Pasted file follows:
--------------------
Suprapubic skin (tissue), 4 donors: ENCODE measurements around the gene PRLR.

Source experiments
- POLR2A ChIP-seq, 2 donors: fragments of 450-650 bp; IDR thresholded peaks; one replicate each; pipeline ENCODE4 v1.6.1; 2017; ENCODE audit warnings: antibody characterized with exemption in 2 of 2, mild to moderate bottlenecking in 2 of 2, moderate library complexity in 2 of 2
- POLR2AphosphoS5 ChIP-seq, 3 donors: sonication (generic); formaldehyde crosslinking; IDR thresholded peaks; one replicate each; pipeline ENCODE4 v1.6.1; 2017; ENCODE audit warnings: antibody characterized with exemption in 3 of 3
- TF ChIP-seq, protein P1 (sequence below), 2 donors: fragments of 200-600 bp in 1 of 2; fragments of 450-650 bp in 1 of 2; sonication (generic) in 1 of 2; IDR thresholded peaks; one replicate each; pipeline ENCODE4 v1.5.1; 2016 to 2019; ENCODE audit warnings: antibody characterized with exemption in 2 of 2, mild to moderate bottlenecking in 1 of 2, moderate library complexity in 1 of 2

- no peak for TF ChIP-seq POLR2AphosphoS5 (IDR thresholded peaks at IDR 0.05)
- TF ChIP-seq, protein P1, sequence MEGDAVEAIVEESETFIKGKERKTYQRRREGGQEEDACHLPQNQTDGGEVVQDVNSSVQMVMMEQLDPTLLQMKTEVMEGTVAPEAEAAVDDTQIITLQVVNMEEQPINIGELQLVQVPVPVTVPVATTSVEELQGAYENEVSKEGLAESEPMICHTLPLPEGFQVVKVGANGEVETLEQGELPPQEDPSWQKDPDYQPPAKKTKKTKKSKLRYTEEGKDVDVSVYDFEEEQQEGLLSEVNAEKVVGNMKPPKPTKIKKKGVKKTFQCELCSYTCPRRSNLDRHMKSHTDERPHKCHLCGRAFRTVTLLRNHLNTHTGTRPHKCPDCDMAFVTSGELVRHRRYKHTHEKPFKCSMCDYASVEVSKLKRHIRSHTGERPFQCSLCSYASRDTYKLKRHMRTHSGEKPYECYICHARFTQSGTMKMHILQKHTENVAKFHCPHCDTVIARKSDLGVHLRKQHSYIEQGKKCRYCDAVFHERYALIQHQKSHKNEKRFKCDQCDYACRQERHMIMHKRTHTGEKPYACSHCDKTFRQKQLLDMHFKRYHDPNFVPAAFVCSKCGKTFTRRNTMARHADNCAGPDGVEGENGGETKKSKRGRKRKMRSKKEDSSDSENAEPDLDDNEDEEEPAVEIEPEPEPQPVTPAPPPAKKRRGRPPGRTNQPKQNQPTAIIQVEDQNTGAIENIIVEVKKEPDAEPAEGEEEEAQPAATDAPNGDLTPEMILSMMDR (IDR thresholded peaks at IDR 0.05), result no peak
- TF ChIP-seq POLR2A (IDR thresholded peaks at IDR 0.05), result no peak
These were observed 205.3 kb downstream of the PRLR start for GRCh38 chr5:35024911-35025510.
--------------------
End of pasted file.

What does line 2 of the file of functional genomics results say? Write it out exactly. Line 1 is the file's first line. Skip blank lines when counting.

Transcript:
Source experiments